The third volume of DMP’s signature title continues to add depth and complexity. That’s a good thing.
Story: Hideyuki Kikuchi
Art: Saiko Takaki
Adaptation: Saiko Takaki
Translation: Duane Johnson
What They Say
The vampire hunter known only as D has been hired by a wealthy, dying man to find his daughter, who was kidnapped by the powerful vampire Lord Meierlink. Though humans speak well of Meierlink, the price on his head is too high for D to ignore and he sets out to save her before she can be turned into an undead creature of the night. In the nightmare world of 12090 A.D., finding Meierlink before he reaches the spaceport in the Clayborn States and gets off the planet will be hard enough, but D has more than just Meierlink to worry about. The dying man is taking no chances, and has also enlisted the Marcus family, a renegade clan of ruthless mercenaries who don’t care who they kill as long as they get paid!
Originally written by Hideyuki Kikuchi, adapted by Saiko Takaki.
Content: (please note that content portions of a review may contain spoilers):
This volume of Vampire Hunter D sees D in a race against time to hunt a renegade noble before another group of hunters do. The Marcus Clan are ruthless and will stop at nothing to complete their jobs, willingly killing anybody who gets in their way. The noble in question, Mayerling, has run off with a human girl and has slaughtered her entire village. However, the reputation of this noble suggests he has never traded is position for personal benefit, even going out of his way to help and protect those he rules over. The more D delves into Mayerling’s situation, the more he is convinced he needs to find them before The Marcus Clan does.
One of the things I really liked about the last volume was that we started learning some of the history of the nobility and started to see them as more than just the enemies of humanity. Instead, we started to get a little bit into the physiology and psychology of the nobility, and it made things far more interesting than just D showing up to kill them. They started to have a little bit of depth, and I started to understand some of the motives for doing what they do.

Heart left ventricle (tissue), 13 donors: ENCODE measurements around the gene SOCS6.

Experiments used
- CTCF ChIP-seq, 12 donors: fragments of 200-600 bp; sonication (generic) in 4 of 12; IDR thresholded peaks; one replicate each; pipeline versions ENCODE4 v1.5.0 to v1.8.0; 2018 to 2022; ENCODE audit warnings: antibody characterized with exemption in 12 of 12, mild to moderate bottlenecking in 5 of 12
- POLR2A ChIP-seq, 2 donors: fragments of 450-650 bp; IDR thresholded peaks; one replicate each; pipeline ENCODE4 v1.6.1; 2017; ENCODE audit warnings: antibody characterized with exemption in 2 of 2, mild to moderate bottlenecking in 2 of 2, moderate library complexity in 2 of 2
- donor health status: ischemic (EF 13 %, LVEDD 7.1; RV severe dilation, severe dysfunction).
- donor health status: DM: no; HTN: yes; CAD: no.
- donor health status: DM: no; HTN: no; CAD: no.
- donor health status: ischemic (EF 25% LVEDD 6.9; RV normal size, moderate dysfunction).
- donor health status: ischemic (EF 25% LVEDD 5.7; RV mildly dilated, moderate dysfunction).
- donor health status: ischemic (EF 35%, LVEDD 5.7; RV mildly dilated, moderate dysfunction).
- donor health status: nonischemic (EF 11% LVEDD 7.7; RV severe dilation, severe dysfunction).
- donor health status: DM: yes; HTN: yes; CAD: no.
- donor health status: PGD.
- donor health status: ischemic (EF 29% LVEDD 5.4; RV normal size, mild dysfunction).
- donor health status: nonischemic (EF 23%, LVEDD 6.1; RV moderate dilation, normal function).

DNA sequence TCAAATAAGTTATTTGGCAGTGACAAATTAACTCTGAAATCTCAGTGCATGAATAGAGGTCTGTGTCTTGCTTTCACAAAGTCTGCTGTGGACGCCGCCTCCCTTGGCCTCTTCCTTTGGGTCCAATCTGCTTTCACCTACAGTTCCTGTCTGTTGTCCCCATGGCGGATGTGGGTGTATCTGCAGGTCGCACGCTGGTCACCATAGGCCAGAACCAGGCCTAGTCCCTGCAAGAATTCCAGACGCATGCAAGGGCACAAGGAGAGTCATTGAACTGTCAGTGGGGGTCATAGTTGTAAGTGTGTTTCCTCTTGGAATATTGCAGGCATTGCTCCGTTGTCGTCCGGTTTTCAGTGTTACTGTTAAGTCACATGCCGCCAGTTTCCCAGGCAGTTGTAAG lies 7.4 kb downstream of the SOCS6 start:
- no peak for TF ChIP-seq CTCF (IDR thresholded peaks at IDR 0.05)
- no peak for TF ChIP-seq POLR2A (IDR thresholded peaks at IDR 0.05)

While there were no discussions of this sort in this volume, the more we learn about Mayerling does a similar thing. As the volume starts out, he is the obvious antagonist of this particular story. But as the plot unfolds, he begins to appear more as a sympathetic subject more than an antagonist. The Marcus Clan, as well as a group of renegades from the village of Barbarois become the antagonists for this novel.
What this starts to introduce is the idea that D is not necessarily an automatic defender of humanity. Instead, he is a defender of righteousness, and it doesn’t matter who is being set upon—whether human or noble—he will fight against oppression and evil regardless of where it comes. It’s another layer of depth and texture from a series that is rapidly becoming more complex than I imagined it would. I like it.
My reviews of the first two volumes noted the production quality that DMP have put into this series. While virtually everything I said there is still the case, it should be noted that beginning with this volume, they have stopped producing them with separate dust covers. What was the dust cover before, is now just the regular cover, and they have stopped embossing sections of the cover. The dust flaps with the author and artist blurbs are still there, but there is no separate cover from this point on.
Vampire Hunter D continues to be a series that impresses. I loved the two anime movies, so I felt comfortable that I would enjoy this too. However, it is starting to prove a series with a lot more depth than I imagined it would have. Not that I thought it was shallow before, just that it is introducing concepts I never figured it would. That’s exciting, and I can’t wait to continue reading. Highly recommended.
Content Grade: A
Art Grade: B+
Packaging Grade: A
Text/Translation Grade: A
Age Rating: 16+
Released By: Digital Manga Publishing
Release Date: June 2nd, 2009